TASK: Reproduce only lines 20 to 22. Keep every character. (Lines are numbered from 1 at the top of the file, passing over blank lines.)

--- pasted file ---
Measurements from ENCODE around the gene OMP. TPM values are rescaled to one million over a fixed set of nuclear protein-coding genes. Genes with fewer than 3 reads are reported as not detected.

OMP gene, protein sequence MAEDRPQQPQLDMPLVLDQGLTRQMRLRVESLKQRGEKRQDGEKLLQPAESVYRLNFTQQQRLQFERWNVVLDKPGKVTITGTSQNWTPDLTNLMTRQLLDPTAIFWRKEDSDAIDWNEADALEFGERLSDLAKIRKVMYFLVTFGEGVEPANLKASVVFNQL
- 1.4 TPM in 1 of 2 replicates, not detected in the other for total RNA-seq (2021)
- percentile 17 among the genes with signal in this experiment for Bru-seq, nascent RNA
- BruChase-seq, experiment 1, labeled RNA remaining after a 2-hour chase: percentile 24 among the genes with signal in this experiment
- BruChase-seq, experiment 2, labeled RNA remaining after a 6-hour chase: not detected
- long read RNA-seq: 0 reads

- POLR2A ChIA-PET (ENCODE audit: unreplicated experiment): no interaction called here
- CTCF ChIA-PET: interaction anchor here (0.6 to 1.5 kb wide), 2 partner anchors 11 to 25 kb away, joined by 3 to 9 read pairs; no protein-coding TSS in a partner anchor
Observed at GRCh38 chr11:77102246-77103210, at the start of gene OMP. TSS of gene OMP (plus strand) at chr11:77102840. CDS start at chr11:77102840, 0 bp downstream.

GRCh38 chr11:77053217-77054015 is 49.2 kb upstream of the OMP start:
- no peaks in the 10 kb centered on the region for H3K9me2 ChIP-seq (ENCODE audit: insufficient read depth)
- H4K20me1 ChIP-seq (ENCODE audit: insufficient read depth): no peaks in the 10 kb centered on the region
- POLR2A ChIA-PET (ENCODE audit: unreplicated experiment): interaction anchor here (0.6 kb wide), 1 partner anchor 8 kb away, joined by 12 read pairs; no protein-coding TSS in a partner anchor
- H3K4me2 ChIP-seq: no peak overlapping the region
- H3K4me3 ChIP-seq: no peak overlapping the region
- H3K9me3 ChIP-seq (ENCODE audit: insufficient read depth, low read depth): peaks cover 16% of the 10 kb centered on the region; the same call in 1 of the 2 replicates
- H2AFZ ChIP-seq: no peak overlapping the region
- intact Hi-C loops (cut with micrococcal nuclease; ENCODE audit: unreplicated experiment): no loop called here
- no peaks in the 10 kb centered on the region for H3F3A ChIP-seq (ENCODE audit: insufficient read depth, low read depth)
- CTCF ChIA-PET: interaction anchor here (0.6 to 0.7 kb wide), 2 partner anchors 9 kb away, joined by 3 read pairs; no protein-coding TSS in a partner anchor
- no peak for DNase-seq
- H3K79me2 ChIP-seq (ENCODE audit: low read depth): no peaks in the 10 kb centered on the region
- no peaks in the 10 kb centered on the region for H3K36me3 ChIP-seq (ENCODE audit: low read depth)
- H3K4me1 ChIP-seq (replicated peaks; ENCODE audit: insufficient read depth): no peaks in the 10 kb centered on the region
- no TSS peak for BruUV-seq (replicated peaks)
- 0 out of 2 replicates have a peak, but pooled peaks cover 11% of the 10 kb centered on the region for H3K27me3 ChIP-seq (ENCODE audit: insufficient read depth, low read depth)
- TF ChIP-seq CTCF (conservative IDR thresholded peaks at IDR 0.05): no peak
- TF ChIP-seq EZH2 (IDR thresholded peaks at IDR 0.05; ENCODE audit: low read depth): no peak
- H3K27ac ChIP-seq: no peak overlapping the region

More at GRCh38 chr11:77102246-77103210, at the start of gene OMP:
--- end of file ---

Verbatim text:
- no peaks in the 10 kb centered on the region for H3F3A ChIP-seq (ENCODE audit: insufficient read depth, low read depth)
- CTCF ChIA-PET: interaction anchor here (0.6 to 0.7 kb wide), 2 partner anchors 9 kb away, joined by 3 read pairs; no protein-coding TSS in a partner anchor
- no peak for DNase-seq